But if you’re not comfortable with “almost” bulletproof, here are four simple practices that will strengthen your presentation even more:
Talk to the people you’d rather avoid
There’s an old saying: “Keep your friends close and your enemies closer,” which applies in the case of an important presentation to a client. In mapping the decision process for your sales opportunity, you probably have identified opponents or blockers. It’s human nature to shy away from those people and spend more time with your coaches and champions. Yet some of the most profitable time I have ever spent in preparing for strategic presentations has been in talking to those most opposed to my proposal. I say something like, “I understand you have some concerns about my proposal; I’d like to take a few minutes to understand your perspective so that I can do what I can to accommodate your needs.”
The important thing in that conversation is not to try to argue with them or change their minds; it’s simply to understand. You have nothing to lose by doing this, and you can often gain information and respect.
Present to a red team, a group of your peers specifically formed listen to your presentation and think of the toughest questions they can think of, as if they work for the customer. Tell them to interrupt you if they hear an opportunity to poke holes in your presentation. Visualize your toughest competitor being in the room when you present, whispering questions into the ear of the customer.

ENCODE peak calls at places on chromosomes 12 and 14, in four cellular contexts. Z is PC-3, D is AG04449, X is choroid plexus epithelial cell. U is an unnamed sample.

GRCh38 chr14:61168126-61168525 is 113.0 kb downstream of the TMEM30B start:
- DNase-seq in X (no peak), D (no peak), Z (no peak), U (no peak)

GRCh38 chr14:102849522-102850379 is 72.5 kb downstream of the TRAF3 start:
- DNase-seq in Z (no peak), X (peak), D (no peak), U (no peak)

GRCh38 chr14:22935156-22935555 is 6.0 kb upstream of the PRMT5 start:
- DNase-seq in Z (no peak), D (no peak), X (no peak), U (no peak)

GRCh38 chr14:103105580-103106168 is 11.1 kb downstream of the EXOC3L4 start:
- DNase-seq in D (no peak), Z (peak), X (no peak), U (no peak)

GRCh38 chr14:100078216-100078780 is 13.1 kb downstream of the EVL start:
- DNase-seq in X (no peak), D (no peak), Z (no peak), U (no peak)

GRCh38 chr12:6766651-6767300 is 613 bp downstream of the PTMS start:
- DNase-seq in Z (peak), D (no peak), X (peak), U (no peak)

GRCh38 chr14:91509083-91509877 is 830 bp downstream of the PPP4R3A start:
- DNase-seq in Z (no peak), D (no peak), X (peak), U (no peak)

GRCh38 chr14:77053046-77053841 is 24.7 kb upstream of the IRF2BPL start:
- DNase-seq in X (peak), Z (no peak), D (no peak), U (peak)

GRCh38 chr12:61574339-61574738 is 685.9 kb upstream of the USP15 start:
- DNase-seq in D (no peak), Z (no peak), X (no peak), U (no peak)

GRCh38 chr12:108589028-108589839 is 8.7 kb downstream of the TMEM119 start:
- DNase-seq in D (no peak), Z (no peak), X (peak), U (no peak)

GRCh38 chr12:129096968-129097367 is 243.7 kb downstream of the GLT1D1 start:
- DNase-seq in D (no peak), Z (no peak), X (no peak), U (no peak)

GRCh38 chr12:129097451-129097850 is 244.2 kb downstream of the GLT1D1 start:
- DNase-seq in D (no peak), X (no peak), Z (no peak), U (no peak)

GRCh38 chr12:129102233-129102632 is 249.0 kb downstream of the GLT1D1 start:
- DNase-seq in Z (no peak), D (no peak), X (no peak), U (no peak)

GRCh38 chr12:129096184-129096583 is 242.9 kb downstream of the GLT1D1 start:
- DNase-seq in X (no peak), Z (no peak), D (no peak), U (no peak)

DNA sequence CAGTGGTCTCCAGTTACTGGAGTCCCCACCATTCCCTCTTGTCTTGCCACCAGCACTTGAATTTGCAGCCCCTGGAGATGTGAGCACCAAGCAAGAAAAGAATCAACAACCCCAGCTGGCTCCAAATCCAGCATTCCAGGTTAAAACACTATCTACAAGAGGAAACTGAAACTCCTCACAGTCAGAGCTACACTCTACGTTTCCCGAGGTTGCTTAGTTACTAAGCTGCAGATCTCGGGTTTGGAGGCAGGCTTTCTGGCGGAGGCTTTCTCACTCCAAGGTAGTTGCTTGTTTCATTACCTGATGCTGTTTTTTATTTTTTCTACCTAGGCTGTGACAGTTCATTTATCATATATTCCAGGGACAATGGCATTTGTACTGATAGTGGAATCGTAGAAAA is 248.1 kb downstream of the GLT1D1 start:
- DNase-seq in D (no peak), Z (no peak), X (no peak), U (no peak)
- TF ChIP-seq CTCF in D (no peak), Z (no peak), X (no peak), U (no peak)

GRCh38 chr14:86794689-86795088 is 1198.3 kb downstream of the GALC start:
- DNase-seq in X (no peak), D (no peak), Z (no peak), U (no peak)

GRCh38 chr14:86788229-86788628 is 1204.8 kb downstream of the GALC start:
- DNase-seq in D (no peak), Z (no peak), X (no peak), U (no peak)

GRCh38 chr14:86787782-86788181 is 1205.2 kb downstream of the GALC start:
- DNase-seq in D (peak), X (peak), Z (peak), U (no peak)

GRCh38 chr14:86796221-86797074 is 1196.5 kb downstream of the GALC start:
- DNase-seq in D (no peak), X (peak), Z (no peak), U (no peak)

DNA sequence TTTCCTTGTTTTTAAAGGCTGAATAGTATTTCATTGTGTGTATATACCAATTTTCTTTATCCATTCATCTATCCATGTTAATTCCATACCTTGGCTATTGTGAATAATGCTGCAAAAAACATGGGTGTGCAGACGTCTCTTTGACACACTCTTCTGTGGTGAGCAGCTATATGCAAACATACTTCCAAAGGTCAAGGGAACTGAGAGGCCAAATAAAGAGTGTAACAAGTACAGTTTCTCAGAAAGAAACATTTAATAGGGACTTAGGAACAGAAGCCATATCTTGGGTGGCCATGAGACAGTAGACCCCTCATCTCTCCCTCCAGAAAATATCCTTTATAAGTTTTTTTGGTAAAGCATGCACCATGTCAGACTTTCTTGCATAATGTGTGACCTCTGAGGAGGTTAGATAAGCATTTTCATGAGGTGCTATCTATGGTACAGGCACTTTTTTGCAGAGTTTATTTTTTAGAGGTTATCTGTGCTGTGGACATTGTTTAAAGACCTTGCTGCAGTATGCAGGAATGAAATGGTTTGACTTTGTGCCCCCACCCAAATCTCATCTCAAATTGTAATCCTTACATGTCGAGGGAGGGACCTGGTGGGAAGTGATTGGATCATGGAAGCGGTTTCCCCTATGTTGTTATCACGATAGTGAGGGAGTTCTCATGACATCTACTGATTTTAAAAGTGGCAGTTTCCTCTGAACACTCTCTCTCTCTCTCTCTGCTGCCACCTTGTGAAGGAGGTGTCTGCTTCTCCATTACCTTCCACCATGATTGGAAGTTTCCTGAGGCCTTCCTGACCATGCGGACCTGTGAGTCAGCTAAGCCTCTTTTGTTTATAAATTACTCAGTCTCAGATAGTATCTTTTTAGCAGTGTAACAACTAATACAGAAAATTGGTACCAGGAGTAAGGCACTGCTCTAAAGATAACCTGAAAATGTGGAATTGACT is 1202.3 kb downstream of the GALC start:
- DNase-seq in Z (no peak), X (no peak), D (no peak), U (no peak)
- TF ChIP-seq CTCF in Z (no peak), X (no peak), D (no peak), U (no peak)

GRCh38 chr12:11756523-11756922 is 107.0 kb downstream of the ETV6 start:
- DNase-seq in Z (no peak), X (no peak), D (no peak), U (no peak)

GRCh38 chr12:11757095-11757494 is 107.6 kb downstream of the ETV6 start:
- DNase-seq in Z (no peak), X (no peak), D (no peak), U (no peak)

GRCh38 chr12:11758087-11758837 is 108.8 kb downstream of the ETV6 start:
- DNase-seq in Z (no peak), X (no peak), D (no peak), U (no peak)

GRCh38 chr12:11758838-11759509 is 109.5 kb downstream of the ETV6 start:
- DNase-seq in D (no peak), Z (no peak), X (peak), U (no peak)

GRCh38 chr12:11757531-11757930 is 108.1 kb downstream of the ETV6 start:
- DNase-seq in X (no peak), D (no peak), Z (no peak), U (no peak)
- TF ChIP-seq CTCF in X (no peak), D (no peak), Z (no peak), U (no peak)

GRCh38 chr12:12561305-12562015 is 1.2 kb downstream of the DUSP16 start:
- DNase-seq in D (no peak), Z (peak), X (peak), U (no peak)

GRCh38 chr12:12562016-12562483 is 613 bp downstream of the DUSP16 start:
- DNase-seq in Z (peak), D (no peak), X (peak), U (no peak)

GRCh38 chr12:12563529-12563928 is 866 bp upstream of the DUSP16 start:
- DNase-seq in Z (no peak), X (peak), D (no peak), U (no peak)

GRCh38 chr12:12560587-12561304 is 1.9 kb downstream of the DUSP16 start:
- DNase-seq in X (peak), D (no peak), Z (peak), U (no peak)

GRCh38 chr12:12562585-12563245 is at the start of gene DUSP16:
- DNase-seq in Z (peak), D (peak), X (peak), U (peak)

Question your answers
If you’ve gone through these steps, you’ve done about as much as anyone possibly can to anticipate the toughest questions you may get. It should go without saying that the next step is to write down your answers. But that’s where most people stop.
The reality is that your answers are only going to provide fresh material for really skeptical audience members to attack you even further, so you need to think a step ahead. Assuming you hit them with your carefully crafted response—what would be their follow up question to that?
Expect the unexpected
I know it sounds like an oxymoron, but it simply means that you should accept the fact that the combined imagination of your audience will often trump your best efforts to anticipate their questions. Don’t freak out when something comes up that you haven’t prepared for. If you’ve effectively answered the bulk of their questions, you can build up a cushion of credibility that will help you withstand the occasional glitch.